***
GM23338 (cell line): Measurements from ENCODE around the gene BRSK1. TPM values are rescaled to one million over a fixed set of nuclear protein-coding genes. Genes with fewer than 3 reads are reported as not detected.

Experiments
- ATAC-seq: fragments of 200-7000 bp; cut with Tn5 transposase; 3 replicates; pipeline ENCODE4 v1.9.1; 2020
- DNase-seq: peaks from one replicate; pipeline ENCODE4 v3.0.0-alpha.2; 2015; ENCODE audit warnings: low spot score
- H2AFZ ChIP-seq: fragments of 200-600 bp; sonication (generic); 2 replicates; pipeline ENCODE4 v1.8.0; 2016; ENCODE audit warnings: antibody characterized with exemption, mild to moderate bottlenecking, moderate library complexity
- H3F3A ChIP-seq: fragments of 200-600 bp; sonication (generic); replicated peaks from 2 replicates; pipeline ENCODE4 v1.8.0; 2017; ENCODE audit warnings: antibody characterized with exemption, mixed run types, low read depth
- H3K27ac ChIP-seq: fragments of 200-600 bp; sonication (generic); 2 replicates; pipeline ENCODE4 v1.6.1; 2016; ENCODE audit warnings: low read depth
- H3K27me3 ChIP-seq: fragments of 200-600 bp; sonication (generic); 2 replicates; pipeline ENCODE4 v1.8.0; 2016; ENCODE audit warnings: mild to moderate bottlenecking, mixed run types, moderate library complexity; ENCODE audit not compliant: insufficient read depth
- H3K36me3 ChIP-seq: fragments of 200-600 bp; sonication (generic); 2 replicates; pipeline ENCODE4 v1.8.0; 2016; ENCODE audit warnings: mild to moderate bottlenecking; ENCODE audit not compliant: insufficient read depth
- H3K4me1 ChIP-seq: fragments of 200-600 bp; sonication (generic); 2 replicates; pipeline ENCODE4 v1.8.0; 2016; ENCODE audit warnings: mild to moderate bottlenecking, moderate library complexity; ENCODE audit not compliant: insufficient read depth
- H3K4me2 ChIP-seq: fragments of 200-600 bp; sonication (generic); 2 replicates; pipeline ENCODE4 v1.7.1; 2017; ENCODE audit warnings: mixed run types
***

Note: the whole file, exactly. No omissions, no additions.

GM23338 (cell line): Measurements from ENCODE around the gene BRSK1. TPM values are rescaled to one million over a fixed set of nuclear protein-coding genes. Genes with fewer than 3 reads are reported as not detected.

Experiments
- ATAC-seq: fragments of 200-7000 bp; cut with Tn5 transposase; 3 replicates; pipeline ENCODE4 v1.9.1; 2020
- DNase-seq: peaks from one replicate; pipeline ENCODE4 v3.0.0-alpha.2; 2015; ENCODE audit warnings: low spot score
- H2AFZ ChIP-seq: fragments of 200-600 bp; sonication (generic); 2 replicates; pipeline ENCODE4 v1.8.0; 2016; ENCODE audit warnings: antibody characterized with exemption, mild to moderate bottlenecking, moderate library complexity
- H3F3A ChIP-seq: fragments of 200-600 bp; sonication (generic); replicated peaks from 2 replicates; pipeline ENCODE4 v1.8.0; 2017; ENCODE audit warnings: antibody characterized with exemption, mixed run types, low read depth
- H3K27ac ChIP-seq: fragments of 200-600 bp; sonication (generic); 2 replicates; pipeline ENCODE4 v1.6.1; 2016; ENCODE audit warnings: low read depth
- H3K27me3 ChIP-seq: fragments of 200-600 bp; sonication (generic); 2 replicates; pipeline ENCODE4 v1.8.0; 2016; ENCODE audit warnings: mild to moderate bottlenecking, mixed run types, moderate library complexity; ENCODE audit not compliant: insufficient read depth
- H3K36me3 ChIP-seq: fragments of 200-600 bp; sonication (generic); 2 replicates; pipeline ENCODE4 v1.8.0; 2016; ENCODE audit warnings: mild to moderate bottlenecking; ENCODE audit not compliant: insufficient read depth
- H3K4me1 ChIP-seq: fragments of 200-600 bp; sonication (generic); 2 replicates; pipeline ENCODE4 v1.8.0; 2016; ENCODE audit warnings: mild to moderate bottlenecking, moderate library complexity; ENCODE audit not compliant: insufficient read depth
- H3K4me2 ChIP-seq: fragments of 200-600 bp; sonication (generic); 2 replicates; pipeline ENCODE4 v1.7.1; 2017; ENCODE audit warnings: mixed run types